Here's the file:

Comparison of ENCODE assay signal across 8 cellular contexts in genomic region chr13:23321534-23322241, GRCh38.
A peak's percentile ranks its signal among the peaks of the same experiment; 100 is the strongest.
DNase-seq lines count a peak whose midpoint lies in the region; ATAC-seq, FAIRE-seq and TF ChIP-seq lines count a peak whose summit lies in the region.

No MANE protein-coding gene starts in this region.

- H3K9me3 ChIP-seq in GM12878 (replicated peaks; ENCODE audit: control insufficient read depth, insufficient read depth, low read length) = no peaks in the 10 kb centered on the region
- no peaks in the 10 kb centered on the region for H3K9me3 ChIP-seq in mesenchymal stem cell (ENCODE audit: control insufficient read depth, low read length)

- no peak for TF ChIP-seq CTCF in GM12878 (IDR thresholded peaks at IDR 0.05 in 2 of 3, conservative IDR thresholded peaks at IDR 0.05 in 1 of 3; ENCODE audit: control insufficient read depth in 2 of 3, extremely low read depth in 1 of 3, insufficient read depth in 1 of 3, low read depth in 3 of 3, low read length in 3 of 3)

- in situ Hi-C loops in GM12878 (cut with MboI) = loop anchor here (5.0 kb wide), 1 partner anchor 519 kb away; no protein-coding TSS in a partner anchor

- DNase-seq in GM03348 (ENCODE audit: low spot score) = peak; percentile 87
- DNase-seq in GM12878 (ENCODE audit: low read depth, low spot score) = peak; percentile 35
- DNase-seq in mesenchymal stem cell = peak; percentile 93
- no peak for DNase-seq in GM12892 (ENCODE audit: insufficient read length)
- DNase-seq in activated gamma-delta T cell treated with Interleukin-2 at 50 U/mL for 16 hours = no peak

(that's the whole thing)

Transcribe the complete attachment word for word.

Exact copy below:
Comparison of ENCODE assay signal across 8 cellular contexts in genomic region chr13:23321534-23322241, GRCh38.
A peak's percentile ranks its signal among the peaks of the same experiment; 100 is the strongest.
DNase-seq lines count a peak whose midpoint lies in the region; ATAC-seq, FAIRE-seq and TF ChIP-seq lines count a peak whose summit lies in the region.

No MANE protein-coding gene starts in this region.

- H3K9me3 ChIP-seq in GM12878 (replicated peaks; ENCODE audit: control insufficient read depth, insufficient read depth, low read length) = no peaks in the 10 kb centered on the region
- no peaks in the 10 kb centered on the region for H3K9me3 ChIP-seq in mesenchymal stem cell (ENCODE audit: control insufficient read depth, low read length)

- no peak for TF ChIP-seq CTCF in GM12878 (IDR thresholded peaks at IDR 0.05 in 2 of 3, conservative IDR thresholded peaks at IDR 0.05 in 1 of 3; ENCODE audit: control insufficient read depth in 2 of 3, extremely low read depth in 1 of 3, insufficient read depth in 1 of 3, low read depth in 3 of 3, low read length in 3 of 3)

- in situ Hi-C loops in GM12878 (cut with MboI) = loop anchor here (5.0 kb wide), 1 partner anchor 519 kb away; no protein-coding TSS in a partner anchor

- DNase-seq in GM03348 (ENCODE audit: low spot score) = peak; percentile 87
- DNase-seq in GM12878 (ENCODE audit: low read depth, low spot score) = peak; percentile 35
- DNase-seq in mesenchymal stem cell = peak; percentile 93
- no peak for DNase-seq in GM12892 (ENCODE audit: insufficient read length)
- DNase-seq in activated gamma-delta T cell treated with Interleukin-2 at 50 U/mL for 16 hours = no peak